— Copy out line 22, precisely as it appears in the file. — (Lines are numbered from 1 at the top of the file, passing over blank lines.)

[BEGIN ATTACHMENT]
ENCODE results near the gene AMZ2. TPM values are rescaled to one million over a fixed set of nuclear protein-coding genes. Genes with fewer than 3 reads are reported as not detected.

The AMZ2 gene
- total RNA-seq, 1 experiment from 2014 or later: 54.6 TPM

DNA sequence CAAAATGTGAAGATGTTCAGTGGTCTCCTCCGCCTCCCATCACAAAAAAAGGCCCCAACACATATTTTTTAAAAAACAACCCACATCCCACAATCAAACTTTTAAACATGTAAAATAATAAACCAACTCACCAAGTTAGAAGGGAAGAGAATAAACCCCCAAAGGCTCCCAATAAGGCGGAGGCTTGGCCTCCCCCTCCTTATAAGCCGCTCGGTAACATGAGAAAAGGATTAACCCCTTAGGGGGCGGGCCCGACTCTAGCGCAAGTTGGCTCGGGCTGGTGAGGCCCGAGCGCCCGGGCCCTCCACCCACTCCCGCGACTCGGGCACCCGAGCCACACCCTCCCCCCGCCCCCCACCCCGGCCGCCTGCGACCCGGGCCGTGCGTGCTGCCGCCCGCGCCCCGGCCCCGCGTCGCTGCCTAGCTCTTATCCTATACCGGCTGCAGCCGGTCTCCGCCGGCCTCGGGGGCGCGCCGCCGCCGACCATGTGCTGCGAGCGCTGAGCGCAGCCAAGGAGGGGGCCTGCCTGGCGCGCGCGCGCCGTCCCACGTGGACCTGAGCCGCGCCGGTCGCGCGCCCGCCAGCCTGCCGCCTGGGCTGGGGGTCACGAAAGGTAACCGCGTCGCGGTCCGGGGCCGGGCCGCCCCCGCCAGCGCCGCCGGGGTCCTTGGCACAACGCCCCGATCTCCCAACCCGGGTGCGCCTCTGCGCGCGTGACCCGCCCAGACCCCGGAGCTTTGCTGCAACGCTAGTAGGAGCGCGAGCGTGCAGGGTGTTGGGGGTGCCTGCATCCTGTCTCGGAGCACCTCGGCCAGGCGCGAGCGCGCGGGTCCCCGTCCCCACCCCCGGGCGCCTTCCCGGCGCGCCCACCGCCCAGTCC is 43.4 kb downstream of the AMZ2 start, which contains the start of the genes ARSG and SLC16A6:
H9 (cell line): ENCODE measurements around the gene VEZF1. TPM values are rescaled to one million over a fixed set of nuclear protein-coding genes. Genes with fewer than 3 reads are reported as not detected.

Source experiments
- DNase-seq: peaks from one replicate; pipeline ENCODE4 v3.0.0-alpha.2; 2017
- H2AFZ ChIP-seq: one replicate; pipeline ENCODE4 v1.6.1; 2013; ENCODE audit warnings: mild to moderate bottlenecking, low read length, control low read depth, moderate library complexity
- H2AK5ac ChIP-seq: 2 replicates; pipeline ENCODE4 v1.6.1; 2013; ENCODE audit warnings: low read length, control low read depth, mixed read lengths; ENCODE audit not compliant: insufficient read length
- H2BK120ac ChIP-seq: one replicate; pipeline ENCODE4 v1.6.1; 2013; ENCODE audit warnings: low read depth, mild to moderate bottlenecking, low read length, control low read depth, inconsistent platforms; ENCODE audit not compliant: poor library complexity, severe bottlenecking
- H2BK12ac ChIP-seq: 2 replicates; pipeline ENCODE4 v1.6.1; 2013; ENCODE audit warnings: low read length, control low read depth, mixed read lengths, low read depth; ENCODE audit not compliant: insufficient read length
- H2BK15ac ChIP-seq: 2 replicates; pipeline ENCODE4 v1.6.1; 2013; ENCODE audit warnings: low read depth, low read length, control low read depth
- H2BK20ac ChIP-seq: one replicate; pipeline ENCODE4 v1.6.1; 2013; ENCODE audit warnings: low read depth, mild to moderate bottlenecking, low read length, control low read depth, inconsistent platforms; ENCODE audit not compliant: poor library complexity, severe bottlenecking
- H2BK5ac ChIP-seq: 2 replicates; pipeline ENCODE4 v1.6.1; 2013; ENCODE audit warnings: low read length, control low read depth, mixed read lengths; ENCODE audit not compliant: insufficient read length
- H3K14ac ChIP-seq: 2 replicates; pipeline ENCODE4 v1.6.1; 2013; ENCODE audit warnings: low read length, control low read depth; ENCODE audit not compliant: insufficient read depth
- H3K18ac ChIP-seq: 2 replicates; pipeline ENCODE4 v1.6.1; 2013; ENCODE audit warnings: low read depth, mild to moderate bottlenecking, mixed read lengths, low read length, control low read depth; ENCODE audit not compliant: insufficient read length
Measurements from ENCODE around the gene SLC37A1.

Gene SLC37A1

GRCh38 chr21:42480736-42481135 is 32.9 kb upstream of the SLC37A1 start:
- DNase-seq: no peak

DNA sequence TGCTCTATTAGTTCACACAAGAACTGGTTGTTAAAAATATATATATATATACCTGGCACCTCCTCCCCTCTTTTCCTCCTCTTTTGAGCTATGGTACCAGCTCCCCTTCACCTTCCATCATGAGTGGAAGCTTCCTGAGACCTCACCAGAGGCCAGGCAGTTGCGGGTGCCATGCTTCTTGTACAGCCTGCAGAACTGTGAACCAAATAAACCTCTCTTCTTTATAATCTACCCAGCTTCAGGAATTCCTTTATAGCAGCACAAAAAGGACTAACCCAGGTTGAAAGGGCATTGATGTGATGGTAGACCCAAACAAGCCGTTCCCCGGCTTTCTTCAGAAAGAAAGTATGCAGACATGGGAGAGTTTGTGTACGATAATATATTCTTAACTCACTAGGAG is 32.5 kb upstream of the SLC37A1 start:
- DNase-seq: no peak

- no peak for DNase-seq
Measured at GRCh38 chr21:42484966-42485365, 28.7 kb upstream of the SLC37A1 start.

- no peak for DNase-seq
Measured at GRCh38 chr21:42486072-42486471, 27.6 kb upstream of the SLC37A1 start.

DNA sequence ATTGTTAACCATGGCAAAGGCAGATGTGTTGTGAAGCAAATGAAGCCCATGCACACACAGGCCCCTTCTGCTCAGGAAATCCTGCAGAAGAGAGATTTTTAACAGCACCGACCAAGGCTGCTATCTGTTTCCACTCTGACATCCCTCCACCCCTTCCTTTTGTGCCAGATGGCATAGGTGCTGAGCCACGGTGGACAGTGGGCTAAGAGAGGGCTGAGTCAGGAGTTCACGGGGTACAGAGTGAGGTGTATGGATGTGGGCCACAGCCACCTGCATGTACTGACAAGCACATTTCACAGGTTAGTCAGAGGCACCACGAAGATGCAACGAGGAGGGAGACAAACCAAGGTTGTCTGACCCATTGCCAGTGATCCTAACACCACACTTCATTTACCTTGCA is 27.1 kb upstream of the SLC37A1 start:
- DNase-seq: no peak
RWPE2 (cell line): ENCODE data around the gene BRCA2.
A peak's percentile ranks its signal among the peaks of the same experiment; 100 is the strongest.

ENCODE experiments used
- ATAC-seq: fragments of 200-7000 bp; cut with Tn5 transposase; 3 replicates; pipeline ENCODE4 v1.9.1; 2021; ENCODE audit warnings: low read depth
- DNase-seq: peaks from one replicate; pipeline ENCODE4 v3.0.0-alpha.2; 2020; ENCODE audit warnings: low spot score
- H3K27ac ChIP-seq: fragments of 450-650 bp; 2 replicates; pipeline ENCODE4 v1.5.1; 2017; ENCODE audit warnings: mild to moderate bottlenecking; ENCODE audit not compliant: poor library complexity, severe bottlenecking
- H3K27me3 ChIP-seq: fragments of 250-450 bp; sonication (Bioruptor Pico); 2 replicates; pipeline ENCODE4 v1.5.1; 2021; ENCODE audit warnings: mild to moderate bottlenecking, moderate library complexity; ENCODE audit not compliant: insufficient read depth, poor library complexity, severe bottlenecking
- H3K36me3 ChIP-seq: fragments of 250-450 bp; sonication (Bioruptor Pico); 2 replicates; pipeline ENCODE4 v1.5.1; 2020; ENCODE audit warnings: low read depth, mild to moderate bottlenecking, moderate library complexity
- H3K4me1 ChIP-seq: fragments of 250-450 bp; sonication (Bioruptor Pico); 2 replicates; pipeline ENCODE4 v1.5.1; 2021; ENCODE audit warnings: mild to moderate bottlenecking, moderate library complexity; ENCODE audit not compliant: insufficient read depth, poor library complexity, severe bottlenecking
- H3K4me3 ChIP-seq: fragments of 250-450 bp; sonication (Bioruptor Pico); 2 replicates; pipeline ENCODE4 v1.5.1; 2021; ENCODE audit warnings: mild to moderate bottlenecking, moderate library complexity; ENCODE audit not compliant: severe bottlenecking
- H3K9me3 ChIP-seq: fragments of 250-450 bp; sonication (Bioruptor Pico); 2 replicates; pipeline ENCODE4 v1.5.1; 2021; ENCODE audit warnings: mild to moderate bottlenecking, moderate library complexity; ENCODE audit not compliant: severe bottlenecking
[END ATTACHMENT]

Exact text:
- DNase-seq: no peak